Phat Huynh

first-year MPH candidate in Epidemiology
Phat Huynh

Public health is a basic human right that everyone deserves.

What is your hometown, state/province and country?

An Giang, a province in the Mekong Delta, in Southern Vietnam.

What is your undergraduate degree major, minor and location?

Bachelor of Pharmacy, Can Tho University of Medicine and Pharmacy, Can Tho City, Vietnam

Biographical Statement

I was born in An Giang, Vietnam. In 2012, I graduated from Can Tho University of Medicine and Pharmacy, where and majored in pharmacology. The concentration of my undergraduate dissertation was to evaluate antibiotic use in the intensive care unit at a provincial hospital. After graduation, I worked as a medical consultant for a pharmaceutical company, where I was awarded the title of best medical consultant. I also worked as a local consultant for Woolcock Institute of Medical Research, which helps improve the lives of tuberculosis patients and their families. I also volunteered with the Pacific Links Foundation, a U.S.-based anti-human trafficking organization. Additionally, I was the project manager of Andy Keating’s Operation Smile, a private charity whose mission is to bring a new life to children with cleft lips and palates. After accepting a grant from the Fulbright Scholarship program, I came to the WVU School of Public Health in August 2016. My area of interest is infectious diseases.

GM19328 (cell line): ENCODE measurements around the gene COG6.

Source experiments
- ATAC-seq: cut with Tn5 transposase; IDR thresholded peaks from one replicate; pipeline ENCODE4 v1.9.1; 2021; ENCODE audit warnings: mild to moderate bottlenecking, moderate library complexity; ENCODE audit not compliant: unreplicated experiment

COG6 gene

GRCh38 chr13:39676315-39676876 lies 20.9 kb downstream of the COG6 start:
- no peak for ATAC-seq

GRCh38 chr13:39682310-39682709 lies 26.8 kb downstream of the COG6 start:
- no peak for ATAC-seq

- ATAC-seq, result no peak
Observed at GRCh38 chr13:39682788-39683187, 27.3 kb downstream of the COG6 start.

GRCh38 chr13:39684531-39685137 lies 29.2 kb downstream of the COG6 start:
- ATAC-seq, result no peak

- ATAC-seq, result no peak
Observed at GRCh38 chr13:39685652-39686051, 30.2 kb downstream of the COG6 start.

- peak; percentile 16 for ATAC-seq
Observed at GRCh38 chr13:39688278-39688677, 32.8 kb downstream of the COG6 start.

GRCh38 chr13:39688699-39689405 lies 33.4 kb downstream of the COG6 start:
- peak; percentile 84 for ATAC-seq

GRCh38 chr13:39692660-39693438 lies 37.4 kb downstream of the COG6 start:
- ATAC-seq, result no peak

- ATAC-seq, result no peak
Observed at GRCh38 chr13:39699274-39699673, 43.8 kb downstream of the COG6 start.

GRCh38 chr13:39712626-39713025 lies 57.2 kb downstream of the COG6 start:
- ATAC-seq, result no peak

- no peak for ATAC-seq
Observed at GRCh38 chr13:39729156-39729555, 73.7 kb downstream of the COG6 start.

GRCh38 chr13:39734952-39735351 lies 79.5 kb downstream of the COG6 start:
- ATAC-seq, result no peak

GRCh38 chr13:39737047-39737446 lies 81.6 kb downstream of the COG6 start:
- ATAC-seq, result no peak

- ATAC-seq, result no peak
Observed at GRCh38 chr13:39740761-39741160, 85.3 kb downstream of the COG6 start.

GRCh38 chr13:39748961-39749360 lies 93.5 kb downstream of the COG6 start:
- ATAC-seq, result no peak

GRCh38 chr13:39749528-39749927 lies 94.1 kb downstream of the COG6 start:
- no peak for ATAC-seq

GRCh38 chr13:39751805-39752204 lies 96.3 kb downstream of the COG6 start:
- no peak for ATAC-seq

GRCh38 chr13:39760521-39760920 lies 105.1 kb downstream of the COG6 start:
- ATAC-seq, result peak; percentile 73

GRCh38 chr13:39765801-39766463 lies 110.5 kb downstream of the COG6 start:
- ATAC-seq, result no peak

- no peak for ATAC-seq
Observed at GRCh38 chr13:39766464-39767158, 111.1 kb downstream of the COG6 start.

Why did you choose WVU?

I was inspired to study abroad by Dr. Neal Newfield and Susan Newfield, who have been doing a social work workshop in Vietnam for over 11 years.

What does Public Health mean to you?

Public health is a basic human right that everyone deserves.

What do you plan to do upon completion of your degree?

The opportunity to study in the U.S. will help me become a more effective infectious disease consultant and allow me to contribute to the public health sector. I want to help fellow pharmacists appreciate and understand the vital role they play in the battle against not only infectious diseases, but other major health issues as well. I hope to create a strategic management program that will connect medical doctors, pharmacists, nurses and microbiologists in the fight against superbugs. For rural areas, like many places in West Virginia, it is necessary to develop a surveillance and alarm system to control antibiotic safety and drug abuse. I believe health care workers need to be continually pro-active and fully informed in order to stay a step ahead of resistant bacteria.

Why do you think interdisciplinary learning is important?

It allows you to have multiple perspectives on issues of importance. Majoring in pharmacology, in addition to working as a medical consultant, is an advantage for me because I am able to understand how drugs treat or cure diseases and then relate that to population health, which is what I am aiming to do with my degree in public health.